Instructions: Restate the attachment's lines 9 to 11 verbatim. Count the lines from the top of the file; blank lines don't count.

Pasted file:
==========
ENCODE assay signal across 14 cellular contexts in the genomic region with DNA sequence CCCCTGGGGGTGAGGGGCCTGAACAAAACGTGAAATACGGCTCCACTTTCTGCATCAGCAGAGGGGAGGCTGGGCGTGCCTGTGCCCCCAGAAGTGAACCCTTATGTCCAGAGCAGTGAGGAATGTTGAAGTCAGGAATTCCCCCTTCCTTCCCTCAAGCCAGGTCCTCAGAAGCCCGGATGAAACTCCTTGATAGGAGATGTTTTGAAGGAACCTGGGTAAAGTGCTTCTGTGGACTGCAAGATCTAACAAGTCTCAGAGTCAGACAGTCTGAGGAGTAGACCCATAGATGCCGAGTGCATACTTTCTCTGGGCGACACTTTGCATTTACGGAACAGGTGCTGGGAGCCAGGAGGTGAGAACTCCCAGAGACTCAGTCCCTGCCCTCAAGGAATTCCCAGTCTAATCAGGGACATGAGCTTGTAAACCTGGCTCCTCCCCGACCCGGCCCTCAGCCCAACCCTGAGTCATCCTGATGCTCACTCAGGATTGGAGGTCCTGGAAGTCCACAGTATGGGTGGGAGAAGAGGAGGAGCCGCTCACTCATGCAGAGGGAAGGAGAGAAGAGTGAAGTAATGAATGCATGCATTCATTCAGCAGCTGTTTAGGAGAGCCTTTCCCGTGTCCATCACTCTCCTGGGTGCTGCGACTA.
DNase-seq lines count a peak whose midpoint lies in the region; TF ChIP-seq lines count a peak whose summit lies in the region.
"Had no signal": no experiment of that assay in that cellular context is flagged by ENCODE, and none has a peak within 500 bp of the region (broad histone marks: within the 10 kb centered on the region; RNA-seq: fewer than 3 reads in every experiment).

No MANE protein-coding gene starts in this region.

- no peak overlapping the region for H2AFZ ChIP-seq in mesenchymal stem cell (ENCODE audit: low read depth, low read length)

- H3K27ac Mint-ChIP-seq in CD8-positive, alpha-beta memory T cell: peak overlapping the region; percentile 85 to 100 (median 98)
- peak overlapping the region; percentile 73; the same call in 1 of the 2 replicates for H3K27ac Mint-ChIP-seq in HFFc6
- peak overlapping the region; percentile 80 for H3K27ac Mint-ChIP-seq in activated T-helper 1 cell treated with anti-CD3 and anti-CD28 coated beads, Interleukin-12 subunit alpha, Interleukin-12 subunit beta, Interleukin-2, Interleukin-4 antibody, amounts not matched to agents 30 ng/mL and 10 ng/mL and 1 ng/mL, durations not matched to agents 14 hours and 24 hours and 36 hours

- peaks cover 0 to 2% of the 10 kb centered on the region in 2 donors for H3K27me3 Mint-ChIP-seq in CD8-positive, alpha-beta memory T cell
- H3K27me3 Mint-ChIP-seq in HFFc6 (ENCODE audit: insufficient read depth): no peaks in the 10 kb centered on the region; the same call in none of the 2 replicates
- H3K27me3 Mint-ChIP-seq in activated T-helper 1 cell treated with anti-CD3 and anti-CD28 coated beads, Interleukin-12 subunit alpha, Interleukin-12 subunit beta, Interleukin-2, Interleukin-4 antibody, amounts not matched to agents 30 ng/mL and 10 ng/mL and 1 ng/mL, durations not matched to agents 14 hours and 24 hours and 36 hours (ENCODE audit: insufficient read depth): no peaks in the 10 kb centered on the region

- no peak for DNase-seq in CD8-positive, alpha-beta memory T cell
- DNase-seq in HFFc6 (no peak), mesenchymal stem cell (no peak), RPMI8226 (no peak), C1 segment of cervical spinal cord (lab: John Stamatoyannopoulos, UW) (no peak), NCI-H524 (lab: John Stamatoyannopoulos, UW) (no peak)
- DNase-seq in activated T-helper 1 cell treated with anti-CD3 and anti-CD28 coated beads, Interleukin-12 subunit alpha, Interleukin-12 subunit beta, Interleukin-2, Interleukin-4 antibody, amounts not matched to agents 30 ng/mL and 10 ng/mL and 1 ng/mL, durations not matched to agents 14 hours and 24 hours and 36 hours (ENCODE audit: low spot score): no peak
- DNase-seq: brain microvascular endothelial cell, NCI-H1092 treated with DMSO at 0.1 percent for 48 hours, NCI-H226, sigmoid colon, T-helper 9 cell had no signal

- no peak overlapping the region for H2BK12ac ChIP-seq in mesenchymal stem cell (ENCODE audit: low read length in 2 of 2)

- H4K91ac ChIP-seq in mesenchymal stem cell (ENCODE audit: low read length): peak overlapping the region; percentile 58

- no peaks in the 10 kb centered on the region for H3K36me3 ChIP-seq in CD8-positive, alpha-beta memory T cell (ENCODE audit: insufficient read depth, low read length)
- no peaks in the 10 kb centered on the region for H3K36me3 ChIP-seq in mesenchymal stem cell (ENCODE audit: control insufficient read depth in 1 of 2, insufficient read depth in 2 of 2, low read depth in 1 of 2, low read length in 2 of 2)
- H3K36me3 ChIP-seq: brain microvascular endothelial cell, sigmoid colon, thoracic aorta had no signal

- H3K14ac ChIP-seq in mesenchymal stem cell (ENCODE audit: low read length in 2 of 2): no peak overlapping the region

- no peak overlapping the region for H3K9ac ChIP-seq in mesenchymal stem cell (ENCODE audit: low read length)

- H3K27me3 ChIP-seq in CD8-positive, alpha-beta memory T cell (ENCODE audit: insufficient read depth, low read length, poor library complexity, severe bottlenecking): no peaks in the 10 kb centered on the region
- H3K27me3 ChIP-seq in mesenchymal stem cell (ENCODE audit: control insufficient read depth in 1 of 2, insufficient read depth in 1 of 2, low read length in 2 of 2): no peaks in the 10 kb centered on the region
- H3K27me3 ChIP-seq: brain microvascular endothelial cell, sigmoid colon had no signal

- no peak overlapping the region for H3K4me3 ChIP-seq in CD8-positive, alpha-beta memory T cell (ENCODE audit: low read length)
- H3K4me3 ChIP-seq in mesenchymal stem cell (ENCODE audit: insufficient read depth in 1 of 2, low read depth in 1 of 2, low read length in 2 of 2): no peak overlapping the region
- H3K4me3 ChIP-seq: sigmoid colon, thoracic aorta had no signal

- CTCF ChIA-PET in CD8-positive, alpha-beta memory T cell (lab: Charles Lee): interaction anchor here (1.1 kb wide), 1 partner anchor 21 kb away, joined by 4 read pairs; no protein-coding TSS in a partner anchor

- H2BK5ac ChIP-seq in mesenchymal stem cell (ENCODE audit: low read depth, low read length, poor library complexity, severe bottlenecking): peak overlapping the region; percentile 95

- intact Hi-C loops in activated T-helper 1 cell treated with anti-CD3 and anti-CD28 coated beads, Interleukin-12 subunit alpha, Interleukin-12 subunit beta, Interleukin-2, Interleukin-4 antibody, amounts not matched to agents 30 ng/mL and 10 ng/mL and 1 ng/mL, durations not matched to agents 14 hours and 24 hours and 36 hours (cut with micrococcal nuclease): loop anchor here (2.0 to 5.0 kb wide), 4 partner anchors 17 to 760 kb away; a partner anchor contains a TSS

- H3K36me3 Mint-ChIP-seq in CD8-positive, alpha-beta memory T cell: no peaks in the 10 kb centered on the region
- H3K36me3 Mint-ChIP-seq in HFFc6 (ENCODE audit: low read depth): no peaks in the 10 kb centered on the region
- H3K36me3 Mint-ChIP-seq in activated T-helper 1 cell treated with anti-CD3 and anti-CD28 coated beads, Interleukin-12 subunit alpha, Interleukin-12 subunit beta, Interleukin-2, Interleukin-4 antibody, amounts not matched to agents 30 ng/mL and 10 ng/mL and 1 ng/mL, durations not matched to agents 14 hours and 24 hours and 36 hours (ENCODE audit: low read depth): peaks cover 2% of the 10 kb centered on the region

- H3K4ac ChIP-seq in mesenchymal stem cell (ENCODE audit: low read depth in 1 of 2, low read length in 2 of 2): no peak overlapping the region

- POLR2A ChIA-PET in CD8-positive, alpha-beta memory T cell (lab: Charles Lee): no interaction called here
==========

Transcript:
- peaks cover 0 to 2% of the 10 kb centered on the region in 2 donors for H3K27me3 Mint-ChIP-seq in CD8-positive, alpha-beta memory T cell
- H3K27me3 Mint-ChIP-seq in HFFc6 (ENCODE audit: insufficient read depth): no peaks in the 10 kb centered on the region; the same call in none of the 2 replicates
- H3K27me3 Mint-ChIP-seq in activated T-helper 1 cell treated with anti-CD3 and anti-CD28 coated beads, Interleukin-12 subunit alpha, Interleukin-12 subunit beta, Interleukin-2, Interleukin-4 antibody, amounts not matched to agents 30 ng/mL and 10 ng/mL and 1 ng/mL, durations not matched to agents 14 hours and 24 hours and 36 hours (ENCODE audit: insufficient read depth): no peaks in the 10 kb centered on the region